DISCOVER MORE: Learn about Infrastructure-as-a-Service options. 

That is perhaps because of the nature of what S&P was shifting. The company is more than 100 years old; much of the software it uses is a decade old or more, and wasn’t designed for cloud infrastructure. With the expiration of its data center contracts approaching, the company needed to simply move the applications first and worry about optimization later.

“One of the challenges that a lot of CTOs have is a fear of failure, and so they’ll overanalyze,” Daley said. “Or they’ll get overly concerned about the cost implications instead of looking at other business implications. I think sometimes they should say, ‘Look, we’re going to take a bit of a risk here. We’re engineers; we’re good at what we do. We’re going to make this work, despite the fact that we’re going to run into problems.’”

The Benefits of a ‘Multicloud Mindset’

Of course, S&P’s journey was not merely from “its data center” to “the cloud.” It was from many data centers to many clouds. Today, the company operates primarily on Amazon Web Services but also runs workloads on Microsoft Azure, Google Cloud Platform and others.

That’s necessary because S&P is a global company, and the cloud platforms each have greater physical infrastructure in certain parts of the world than others. Many countries, meanwhile, require businesses to maintain data on domestic servers, so multinational corporations like S&P have to maintain their own data centers or use cloud providers with servers in different locations.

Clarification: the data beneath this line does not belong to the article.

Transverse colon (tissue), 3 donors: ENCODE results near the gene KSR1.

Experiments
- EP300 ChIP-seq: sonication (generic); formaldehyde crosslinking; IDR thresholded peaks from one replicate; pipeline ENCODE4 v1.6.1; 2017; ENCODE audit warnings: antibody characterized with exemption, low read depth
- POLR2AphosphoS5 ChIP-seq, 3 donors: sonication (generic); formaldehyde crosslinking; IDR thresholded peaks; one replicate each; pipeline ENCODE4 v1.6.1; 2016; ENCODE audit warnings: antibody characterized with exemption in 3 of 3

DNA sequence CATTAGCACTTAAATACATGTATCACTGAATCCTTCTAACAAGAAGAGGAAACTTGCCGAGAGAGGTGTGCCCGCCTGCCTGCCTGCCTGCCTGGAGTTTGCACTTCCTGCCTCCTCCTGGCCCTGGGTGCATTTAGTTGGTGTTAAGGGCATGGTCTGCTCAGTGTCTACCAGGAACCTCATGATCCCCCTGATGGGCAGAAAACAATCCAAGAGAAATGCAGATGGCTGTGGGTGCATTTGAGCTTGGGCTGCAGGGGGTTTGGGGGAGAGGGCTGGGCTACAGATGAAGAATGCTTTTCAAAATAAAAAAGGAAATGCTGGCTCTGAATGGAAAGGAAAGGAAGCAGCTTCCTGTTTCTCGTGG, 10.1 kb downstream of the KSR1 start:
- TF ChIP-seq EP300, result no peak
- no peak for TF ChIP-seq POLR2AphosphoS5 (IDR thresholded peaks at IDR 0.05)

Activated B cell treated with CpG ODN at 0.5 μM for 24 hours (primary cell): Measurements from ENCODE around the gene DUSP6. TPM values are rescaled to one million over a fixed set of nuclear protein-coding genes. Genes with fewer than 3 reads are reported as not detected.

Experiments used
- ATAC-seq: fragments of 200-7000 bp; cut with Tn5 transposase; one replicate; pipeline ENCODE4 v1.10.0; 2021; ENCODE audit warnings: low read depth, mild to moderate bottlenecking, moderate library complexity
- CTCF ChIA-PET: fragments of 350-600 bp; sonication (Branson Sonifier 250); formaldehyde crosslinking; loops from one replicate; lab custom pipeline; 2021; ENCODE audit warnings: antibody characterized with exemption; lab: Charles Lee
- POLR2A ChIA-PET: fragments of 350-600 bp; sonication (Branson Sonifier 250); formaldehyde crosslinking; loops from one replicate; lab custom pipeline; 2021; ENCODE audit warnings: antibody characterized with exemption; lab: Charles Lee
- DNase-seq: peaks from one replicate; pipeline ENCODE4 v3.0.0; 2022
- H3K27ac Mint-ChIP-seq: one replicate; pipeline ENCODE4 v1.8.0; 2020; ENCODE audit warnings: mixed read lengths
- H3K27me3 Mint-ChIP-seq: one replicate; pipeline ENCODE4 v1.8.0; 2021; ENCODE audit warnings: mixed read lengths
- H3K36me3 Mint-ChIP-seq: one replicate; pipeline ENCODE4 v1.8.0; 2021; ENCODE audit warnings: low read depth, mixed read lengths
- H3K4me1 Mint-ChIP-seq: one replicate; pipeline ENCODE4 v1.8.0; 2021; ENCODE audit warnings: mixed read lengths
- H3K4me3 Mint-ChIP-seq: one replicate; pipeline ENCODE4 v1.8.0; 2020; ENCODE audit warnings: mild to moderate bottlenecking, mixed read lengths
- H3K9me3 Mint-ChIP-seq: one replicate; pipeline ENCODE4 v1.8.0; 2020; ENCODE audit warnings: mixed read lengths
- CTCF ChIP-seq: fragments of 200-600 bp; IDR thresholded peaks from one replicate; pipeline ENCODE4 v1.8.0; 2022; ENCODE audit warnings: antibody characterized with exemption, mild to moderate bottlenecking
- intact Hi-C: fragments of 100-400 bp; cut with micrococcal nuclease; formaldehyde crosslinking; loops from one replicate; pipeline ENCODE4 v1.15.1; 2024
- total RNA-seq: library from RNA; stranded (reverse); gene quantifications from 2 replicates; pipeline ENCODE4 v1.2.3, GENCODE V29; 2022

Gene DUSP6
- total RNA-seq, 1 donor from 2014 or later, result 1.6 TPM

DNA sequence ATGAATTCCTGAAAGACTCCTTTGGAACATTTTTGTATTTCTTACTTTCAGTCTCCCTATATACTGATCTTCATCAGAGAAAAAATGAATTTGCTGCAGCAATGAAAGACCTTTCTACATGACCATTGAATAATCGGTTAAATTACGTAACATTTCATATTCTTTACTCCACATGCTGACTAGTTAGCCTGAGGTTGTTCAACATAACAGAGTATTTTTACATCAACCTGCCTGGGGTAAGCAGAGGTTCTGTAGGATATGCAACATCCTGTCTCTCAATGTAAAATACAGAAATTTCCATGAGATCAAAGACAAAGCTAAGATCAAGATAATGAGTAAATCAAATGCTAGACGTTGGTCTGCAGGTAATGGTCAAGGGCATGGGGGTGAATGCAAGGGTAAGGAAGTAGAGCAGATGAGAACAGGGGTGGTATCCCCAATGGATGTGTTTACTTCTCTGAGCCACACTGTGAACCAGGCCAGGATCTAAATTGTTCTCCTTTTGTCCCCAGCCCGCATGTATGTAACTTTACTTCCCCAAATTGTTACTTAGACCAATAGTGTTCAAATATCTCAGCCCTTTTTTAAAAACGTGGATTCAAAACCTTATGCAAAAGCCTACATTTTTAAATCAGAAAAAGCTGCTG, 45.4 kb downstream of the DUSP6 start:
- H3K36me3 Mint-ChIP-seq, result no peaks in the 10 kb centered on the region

“There’s not going to be an AWS for every one of those environments,” Daley explained. “So it was very important for us that we had the option to take advantage of not just Azure or Google, but almost any cloud provider operating in that country. So, being multicloud gave us the option to run all or part of our infrastructure in those regions — a huge win.”

GO DEEPER: Discover best practices for managing and optimizing a multicloud environment

There are also operational benefits to having a “multicloud mindset,” Daley said. “The benefits are not just regulatory; it also gets your engineering staff to a higher level of performance to provide a better user experience.”

Yet operating workloads in multiple clouds adds complexity. That’s why Daley is grateful to be using VMware’s cloud management software, which reduces that complexity substantially. “The fact that I can take a virtual machine that I created and host it in AWS or host it in Azure, and do that with the same tools — in terms of monitoring, deployment and testing of all my pipelines — and still take advantage of all the Azure services, all the AWS services, as if there’s no difference, because really, there isn’t, that’s hugely advantageous to me. I need that portability and it saves me a ton of time.”